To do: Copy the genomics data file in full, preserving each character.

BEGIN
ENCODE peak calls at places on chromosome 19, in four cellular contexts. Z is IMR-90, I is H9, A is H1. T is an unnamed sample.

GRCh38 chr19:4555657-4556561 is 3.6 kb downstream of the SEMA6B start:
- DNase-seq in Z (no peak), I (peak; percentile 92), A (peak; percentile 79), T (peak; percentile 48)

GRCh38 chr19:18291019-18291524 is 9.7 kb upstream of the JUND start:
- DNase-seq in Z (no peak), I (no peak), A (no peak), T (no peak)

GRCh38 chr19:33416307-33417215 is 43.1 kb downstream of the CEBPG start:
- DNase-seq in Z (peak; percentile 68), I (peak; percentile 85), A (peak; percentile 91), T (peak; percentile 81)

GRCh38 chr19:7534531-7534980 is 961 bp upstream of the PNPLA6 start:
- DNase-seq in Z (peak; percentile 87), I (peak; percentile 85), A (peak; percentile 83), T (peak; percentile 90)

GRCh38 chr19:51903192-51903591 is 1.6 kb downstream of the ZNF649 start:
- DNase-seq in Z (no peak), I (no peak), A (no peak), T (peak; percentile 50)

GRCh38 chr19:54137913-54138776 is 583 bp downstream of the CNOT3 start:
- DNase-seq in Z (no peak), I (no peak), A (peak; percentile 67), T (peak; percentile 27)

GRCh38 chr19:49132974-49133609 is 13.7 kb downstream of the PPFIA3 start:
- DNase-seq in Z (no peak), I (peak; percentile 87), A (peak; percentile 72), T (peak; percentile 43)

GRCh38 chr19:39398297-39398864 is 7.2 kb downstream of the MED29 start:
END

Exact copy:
ENCODE peak calls at places on chromosome 19, in four cellular contexts. Z is IMR-90, I is H9, A is H1. T is an unnamed sample.

GRCh38 chr19:4555657-4556561 is 3.6 kb downstream of the SEMA6B start:
- DNase-seq in Z (no peak), I (peak; percentile 92), A (peak; percentile 79), T (peak; percentile 48)

GRCh38 chr19:18291019-18291524 is 9.7 kb upstream of the JUND start:
- DNase-seq in Z (no peak), I (no peak), A (no peak), T (no peak)

GRCh38 chr19:33416307-33417215 is 43.1 kb downstream of the CEBPG start:
- DNase-seq in Z (peak; percentile 68), I (peak; percentile 85), A (peak; percentile 91), T (peak; percentile 81)

GRCh38 chr19:7534531-7534980 is 961 bp upstream of the PNPLA6 start:
- DNase-seq in Z (peak; percentile 87), I (peak; percentile 85), A (peak; percentile 83), T (peak; percentile 90)

GRCh38 chr19:51903192-51903591 is 1.6 kb downstream of the ZNF649 start:
- DNase-seq in Z (no peak), I (no peak), A (no peak), T (peak; percentile 50)

GRCh38 chr19:54137913-54138776 is 583 bp downstream of the CNOT3 start:
- DNase-seq in Z (no peak), I (no peak), A (peak; percentile 67), T (peak; percentile 27)

GRCh38 chr19:49132974-49133609 is 13.7 kb downstream of the PPFIA3 start:
- DNase-seq in Z (no peak), I (peak; percentile 87), A (peak; percentile 72), T (peak; percentile 43)

GRCh38 chr19:39398297-39398864 is 7.2 kb downstream of the MED29 start: